The German government announced plans to expand the registered partnership law, according to the July 18, 2004, Deutsche Well article “Germany Mulls Adoption for Gay Couples.” The law, passed in 2001, gave gay and lesbian couples some of the same rights and privileges as heterosexual couples, but did not address issues of tax benefits and adoption. The proposed expansion of the law would allow for “stepchild adoptions,” enabling a partner to co-adopt the child of his or her partner. Beginning in January 2005, gay and lesbian couples registered in life-partnership will be required to pay alimony to their mates in the event the relationship ends. Those who support the expansion of the law argue it will contribute to building more stable families, while opponents argue the proposal puts children at risk because “we do not know how homosexual relationships affect children.” To read the full article, go to: http://www.dw-world.de/english/0,3367,1432_A_1268920_1_A,00.html?mpb=en
to an article in the Portsmouth Herald, “President Gets into Adoption Battle,”
published on July 23, 2004, President Bush broached the topic of adoption in
his meeting with the Romanian Prime Minister Andre Nastase. Rep. Jeb Bradley
(R-NH), and two adoptive parents met with the Romanian leader and other
officials after Bush’s meeting to discuss the fate of 250 Romanian children who
are waiting to be adopted by American families, but are in limbo as a result of
a new law that effectively halts all international adoptions from that country,
except by a child’s grandparents. While there was no formal commitment to allow
those adoptions already in process to be completed
China has developed a five-year plan intended to address the gender disparity and the critical shortage of women resulting from a cultural preference for boys and one-child family planning laws, according to a WorldNetDaily report, “China Battles ‘Gendercide’: Beijing to Promote Value of Girls to Fix Alarming Sex-Ratio Disparity,” posted on July 16, 2004. The government program, called “Girls Care Project,” is designed to correct the growing phenomenon of far more males than females in the country by educating rural families on the value of daughters and by strengthening the social welfare system. To read the full article, go to: http://worldnetdaily.com/news/article.asp?ARTICLE_ID=39475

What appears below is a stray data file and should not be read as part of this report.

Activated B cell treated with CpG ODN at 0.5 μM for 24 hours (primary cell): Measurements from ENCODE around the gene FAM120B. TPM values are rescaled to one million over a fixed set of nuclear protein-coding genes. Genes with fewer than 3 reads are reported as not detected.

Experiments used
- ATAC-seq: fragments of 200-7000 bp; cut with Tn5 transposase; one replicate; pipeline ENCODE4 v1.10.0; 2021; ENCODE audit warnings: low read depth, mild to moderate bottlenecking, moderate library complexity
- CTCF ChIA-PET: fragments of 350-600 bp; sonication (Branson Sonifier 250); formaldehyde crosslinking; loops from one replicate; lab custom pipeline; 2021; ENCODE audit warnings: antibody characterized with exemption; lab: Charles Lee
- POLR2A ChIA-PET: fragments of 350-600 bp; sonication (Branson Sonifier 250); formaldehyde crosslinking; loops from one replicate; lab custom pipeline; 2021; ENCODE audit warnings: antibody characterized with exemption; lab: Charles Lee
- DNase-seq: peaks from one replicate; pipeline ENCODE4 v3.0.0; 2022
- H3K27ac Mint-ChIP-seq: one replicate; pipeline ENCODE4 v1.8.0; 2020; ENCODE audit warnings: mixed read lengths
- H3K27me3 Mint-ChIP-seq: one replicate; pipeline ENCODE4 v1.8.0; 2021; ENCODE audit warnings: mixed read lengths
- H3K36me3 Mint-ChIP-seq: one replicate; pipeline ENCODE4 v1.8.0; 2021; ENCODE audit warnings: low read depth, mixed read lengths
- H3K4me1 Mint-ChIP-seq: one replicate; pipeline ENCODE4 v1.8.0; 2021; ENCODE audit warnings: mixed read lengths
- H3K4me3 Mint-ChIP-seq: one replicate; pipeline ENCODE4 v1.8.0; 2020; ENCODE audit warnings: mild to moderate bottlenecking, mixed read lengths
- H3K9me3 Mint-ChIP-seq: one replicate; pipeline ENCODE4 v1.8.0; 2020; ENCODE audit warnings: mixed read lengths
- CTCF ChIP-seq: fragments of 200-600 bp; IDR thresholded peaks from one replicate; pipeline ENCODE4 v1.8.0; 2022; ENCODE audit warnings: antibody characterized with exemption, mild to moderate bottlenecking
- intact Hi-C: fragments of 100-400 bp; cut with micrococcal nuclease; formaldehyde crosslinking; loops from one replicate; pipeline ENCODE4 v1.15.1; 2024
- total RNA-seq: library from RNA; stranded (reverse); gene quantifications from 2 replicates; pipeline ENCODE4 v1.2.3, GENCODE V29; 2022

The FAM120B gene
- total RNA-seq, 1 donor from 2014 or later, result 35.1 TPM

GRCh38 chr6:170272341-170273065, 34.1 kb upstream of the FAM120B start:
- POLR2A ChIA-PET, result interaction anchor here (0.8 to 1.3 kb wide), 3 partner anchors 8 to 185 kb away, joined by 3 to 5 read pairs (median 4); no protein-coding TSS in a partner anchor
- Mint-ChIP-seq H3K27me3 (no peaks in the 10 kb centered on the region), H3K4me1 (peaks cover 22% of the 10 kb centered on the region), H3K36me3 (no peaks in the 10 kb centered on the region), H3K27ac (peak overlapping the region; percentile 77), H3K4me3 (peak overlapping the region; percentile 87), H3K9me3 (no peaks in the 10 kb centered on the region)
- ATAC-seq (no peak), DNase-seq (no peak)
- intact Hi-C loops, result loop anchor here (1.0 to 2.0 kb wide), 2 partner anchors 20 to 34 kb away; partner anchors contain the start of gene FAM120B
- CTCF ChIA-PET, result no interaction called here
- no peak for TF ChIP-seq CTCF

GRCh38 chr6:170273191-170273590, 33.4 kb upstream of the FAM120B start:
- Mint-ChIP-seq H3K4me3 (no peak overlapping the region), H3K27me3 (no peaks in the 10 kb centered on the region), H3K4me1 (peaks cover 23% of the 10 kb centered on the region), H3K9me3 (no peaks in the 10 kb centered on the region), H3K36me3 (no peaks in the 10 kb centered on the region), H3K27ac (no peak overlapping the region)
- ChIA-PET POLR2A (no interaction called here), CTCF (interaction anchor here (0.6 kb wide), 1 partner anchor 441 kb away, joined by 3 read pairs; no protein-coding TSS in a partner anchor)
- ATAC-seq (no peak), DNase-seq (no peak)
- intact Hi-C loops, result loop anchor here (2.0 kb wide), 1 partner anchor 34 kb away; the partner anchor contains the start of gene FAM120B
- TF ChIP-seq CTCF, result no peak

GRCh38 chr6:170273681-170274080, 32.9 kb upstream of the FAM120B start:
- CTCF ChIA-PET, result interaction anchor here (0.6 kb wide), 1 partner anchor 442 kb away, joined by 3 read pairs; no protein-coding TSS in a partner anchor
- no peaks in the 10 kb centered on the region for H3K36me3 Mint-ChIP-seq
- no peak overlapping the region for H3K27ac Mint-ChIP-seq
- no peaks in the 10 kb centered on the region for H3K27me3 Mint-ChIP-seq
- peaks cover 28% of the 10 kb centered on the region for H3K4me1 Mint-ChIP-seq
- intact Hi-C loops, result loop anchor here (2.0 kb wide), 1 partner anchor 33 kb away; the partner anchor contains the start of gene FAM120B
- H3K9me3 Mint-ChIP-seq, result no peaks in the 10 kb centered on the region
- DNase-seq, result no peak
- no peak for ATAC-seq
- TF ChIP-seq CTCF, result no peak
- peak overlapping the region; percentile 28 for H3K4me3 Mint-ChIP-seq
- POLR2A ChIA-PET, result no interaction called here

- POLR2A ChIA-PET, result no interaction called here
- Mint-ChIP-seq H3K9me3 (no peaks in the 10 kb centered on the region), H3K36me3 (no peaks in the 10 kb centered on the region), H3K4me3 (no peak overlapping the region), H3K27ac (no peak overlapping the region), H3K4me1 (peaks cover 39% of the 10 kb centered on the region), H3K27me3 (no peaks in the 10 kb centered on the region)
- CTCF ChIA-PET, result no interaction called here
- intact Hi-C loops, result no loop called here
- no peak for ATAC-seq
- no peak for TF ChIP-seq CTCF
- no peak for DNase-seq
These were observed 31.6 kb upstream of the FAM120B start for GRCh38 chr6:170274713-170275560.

Interagency Forum on Child and Family Statistics released “
The Evan B. Donaldson Adoption Institute announced that Hollee McGinnis, a respected educator on an array of adoption issues, has joined the Institute’s staff as Policy Director. For more information on McGinnis and the full announcement, go to: http://www.adoptioninstitute.org/old/pressrelease/newpolicydirector.html
In a Denver Post article by Chuck Plunkett, “Adoption Expert
Doubts `Safe Haven Law,” Adoption Institute Executive Director Adam Pertman
raised doubts about the effectiveness of
An article in the